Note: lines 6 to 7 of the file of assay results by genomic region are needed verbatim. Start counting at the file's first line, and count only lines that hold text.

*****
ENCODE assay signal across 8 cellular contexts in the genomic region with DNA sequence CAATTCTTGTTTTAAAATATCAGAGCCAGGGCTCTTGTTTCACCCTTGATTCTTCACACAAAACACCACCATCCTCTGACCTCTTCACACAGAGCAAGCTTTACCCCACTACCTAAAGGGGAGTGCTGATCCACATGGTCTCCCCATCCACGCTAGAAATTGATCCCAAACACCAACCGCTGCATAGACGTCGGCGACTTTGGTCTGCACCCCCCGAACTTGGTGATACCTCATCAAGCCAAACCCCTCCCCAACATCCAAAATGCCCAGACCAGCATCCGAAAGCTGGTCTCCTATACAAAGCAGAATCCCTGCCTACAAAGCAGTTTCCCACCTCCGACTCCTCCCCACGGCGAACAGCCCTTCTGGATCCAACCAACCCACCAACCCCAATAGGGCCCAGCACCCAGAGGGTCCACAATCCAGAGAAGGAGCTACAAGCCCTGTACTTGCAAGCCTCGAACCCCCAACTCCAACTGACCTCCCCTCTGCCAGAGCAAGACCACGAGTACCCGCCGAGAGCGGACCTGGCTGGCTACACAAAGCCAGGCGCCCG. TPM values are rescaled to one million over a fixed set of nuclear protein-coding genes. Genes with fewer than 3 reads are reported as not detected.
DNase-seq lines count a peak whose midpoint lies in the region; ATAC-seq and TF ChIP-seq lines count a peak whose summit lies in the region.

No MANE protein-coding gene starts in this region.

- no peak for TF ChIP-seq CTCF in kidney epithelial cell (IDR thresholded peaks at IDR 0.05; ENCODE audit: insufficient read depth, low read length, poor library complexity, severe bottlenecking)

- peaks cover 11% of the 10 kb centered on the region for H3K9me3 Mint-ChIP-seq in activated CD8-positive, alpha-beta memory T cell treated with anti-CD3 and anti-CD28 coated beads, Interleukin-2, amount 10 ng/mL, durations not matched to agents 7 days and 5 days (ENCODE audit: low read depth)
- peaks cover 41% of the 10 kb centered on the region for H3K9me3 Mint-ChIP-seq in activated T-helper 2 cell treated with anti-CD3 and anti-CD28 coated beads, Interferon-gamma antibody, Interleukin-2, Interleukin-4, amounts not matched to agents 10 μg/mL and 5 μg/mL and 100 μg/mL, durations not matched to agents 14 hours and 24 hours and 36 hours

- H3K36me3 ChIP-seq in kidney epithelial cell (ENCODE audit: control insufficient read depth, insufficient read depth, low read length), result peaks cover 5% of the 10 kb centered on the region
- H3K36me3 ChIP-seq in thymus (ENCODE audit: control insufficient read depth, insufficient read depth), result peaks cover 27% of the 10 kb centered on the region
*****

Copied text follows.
- peaks cover 41% of the 10 kb centered on the region for H3K9me3 Mint-ChIP-seq in activated T-helper 2 cell treated with anti-CD3 and anti-CD28 coated beads, Interferon-gamma antibody, Interleukin-2, Interleukin-4, amounts not matched to agents 10 μg/mL and 5 μg/mL and 100 μg/mL, durations not matched to agents 14 hours and 24 hours and 36 hours

- H3K36me3 ChIP-seq in kidney epithelial cell (ENCODE audit: control insufficient read depth, insufficient read depth, low read length), result peaks cover 5% of the 10 kb centered on the region